Autism Law Enforcement Response Training for Police Officers


Everyday life throws us into the situations we may be prepared and may be not. Not all regular people know about autism and how people having this diagnoses can act in different situations. Unfortunately, as usual their actions can be interpreted wrong and autistic people can be accepted negatively and who knows what can happen to them…

A former police officer and a mother to an autistic child, Stephanie Cooper, knows how vital it is that police officer knows about autism. It’s very important to ensure safer interactions between the police and people with autism, so Cooper started Autism Law Enforcement Response Training (ALERT). It’s a training program for police officers that provides officers with sensory kits designed to help autistic people.

“People with autism have communication issues, and law enforcement officers need to be aware that their typical approach when responding to a call or an emergency situation with someone with autism spectrum disorder may not work,” says Cooper. “By the police being aware of people with autism, it helps ensure the safety of not only the person diagnosed with ASD, but the police on the scene as well.”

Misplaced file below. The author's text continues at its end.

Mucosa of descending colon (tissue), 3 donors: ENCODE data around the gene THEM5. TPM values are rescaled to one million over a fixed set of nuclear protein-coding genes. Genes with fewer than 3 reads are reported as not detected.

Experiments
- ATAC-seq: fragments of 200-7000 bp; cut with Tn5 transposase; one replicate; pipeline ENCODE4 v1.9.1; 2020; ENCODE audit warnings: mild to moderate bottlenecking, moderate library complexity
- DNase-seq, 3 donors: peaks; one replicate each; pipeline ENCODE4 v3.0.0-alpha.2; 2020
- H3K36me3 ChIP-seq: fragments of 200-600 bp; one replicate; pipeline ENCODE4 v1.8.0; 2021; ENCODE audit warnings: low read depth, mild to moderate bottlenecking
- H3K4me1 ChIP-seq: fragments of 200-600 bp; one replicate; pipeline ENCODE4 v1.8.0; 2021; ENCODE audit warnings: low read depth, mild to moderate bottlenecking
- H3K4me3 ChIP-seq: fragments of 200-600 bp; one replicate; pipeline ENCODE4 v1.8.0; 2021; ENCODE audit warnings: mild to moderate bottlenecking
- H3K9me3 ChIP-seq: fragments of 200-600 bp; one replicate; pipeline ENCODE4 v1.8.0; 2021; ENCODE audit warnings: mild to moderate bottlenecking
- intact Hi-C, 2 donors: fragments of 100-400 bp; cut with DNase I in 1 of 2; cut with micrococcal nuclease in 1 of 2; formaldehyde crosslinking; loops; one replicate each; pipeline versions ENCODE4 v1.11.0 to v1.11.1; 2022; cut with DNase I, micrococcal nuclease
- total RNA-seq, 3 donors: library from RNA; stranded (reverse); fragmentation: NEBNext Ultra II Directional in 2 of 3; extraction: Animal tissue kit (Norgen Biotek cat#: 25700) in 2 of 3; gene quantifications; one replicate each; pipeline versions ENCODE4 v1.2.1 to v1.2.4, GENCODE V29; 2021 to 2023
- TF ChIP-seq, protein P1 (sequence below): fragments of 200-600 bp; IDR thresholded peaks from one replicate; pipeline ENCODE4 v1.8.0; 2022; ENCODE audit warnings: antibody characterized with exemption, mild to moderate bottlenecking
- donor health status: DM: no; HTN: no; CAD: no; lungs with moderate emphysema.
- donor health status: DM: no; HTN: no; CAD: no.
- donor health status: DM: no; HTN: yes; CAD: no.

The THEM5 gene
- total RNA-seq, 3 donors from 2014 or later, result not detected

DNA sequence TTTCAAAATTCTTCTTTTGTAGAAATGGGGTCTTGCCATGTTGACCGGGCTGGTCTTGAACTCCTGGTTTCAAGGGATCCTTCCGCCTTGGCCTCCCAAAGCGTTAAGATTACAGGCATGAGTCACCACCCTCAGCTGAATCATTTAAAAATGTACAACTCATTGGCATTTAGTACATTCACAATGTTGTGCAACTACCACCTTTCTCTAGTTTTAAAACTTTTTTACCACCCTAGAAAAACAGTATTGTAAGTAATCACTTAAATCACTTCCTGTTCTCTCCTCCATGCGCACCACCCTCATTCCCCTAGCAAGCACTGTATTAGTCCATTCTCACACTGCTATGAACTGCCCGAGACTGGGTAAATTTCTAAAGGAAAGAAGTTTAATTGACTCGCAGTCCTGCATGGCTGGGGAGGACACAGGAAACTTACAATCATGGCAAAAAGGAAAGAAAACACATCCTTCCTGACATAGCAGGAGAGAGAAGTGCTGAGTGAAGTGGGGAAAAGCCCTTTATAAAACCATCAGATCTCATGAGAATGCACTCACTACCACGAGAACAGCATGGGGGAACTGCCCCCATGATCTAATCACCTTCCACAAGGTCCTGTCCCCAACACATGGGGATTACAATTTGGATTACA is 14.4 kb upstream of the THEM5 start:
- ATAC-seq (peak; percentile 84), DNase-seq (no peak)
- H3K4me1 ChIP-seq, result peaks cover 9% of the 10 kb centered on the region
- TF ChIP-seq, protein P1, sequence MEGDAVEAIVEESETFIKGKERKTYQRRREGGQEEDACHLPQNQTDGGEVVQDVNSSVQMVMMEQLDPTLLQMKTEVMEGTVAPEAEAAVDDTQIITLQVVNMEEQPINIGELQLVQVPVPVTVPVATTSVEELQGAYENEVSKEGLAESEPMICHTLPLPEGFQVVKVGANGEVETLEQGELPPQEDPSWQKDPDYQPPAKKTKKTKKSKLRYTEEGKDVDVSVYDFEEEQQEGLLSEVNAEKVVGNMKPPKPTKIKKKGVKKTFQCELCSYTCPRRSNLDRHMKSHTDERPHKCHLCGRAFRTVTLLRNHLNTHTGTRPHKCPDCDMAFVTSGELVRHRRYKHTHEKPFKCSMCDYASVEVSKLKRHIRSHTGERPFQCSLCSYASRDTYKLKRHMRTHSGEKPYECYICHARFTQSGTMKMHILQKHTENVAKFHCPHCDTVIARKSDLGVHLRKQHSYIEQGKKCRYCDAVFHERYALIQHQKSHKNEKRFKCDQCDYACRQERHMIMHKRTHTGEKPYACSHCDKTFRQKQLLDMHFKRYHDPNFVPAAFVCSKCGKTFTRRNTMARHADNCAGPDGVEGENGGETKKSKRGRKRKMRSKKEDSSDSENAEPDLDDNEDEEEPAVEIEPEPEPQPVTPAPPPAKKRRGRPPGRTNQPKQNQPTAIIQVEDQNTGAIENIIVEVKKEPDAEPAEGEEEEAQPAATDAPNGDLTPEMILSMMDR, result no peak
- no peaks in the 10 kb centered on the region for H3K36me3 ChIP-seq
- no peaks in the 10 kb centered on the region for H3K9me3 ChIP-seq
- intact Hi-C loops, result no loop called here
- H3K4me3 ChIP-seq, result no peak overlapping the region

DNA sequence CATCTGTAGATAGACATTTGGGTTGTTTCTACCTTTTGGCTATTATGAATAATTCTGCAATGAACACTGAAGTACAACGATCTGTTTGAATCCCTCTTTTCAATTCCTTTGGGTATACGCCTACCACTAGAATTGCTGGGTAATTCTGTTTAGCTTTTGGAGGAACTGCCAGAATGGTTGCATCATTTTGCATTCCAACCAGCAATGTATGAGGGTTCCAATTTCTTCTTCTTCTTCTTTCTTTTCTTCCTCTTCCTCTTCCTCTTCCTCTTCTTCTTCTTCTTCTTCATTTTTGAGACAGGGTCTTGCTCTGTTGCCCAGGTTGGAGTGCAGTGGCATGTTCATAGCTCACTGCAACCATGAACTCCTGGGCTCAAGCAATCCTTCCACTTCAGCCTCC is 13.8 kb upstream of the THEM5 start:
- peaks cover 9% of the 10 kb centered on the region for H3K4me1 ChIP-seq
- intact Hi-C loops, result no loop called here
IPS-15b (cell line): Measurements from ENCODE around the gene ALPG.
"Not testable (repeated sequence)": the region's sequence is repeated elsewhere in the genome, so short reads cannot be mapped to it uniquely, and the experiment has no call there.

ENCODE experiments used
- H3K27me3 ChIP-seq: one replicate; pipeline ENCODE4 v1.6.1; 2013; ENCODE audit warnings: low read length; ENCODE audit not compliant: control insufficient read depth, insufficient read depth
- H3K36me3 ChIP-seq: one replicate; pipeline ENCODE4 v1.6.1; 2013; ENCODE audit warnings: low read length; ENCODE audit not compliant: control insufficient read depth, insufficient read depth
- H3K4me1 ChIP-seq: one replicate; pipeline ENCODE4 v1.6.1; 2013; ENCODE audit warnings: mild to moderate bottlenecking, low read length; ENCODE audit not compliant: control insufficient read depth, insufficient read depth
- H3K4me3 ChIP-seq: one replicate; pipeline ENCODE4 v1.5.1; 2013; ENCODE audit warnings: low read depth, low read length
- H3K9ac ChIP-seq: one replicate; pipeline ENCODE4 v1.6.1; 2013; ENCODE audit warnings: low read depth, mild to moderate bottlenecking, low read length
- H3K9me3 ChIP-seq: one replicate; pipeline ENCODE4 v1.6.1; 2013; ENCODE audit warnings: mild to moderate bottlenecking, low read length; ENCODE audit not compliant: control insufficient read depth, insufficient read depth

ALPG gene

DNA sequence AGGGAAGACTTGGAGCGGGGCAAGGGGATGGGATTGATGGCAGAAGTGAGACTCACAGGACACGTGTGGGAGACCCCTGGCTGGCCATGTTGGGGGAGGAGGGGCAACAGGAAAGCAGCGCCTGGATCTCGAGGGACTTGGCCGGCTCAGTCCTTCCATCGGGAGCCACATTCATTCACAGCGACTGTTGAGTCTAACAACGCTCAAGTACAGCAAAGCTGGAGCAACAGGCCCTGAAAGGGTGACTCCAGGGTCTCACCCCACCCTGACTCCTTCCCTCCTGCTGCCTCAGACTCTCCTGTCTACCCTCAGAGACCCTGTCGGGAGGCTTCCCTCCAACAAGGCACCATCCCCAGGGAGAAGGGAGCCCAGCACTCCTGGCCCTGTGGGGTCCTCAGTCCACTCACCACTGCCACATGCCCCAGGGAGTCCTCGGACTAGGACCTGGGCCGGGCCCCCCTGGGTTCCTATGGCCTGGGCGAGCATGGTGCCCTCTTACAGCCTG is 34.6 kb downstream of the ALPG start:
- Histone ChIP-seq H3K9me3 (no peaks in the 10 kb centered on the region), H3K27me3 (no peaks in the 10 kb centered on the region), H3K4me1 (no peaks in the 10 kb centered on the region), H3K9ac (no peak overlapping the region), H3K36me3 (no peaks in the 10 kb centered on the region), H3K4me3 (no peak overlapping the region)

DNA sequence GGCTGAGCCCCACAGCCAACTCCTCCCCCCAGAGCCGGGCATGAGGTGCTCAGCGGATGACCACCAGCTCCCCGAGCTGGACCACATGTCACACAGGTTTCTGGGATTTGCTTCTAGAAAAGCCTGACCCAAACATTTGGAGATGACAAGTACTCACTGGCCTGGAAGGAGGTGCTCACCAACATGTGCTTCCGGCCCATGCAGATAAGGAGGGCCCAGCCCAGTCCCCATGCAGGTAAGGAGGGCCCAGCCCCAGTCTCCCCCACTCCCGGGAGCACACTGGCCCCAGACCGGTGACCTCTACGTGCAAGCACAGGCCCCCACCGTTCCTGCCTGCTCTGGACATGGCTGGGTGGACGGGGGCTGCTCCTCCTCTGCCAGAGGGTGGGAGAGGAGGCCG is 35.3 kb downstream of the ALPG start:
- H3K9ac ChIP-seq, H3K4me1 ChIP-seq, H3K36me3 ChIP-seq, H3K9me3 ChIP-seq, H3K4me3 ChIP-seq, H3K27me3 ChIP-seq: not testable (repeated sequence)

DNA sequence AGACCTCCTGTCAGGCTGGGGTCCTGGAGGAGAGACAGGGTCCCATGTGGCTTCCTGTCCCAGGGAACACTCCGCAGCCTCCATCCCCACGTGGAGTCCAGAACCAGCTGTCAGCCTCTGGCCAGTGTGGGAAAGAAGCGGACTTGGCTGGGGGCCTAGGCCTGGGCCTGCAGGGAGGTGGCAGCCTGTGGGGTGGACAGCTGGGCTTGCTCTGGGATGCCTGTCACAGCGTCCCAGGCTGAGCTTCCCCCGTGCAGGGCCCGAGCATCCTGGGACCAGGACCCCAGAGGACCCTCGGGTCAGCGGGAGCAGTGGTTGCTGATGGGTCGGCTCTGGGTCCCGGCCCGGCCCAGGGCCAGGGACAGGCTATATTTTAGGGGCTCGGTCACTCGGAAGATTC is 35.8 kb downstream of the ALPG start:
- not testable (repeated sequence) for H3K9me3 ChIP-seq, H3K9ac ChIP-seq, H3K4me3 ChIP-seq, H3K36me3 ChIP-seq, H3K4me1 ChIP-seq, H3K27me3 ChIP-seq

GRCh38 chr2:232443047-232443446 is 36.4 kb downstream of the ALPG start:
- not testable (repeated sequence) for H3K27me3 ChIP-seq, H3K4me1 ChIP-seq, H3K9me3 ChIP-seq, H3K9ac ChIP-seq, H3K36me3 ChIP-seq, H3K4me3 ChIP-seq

Stephanie realized that there are not enough training programs available to assist every law enforcement agency, so she offered her help to train her local police agency. Now she trains officers how to recognize an autistic person, what behavior they may experience, what types of calls may be received and other tips for how to interact with people who have autism.

“Officers [should] know that an autistic person may flee when approached by an officer, and fail to respond to an order to stop,” Cooper said. “Officers should not interpret any of these actions regarding an individual with autism as a reason for increased force. Officers [need] to take their time when dealing with an individual with autism, to allow for delayed responses, to speak slowly and clearly to an individual with ASD and to be aware that autistic individuals react to their environment.”

The program’s name is “Autism 101” and after officers accomplish it, they get kits filled with items designated to help them. These are communication cards, variety of calming sensory items, etc.
Hopefully, ALERT will be spread nationwide and help to save more lives.

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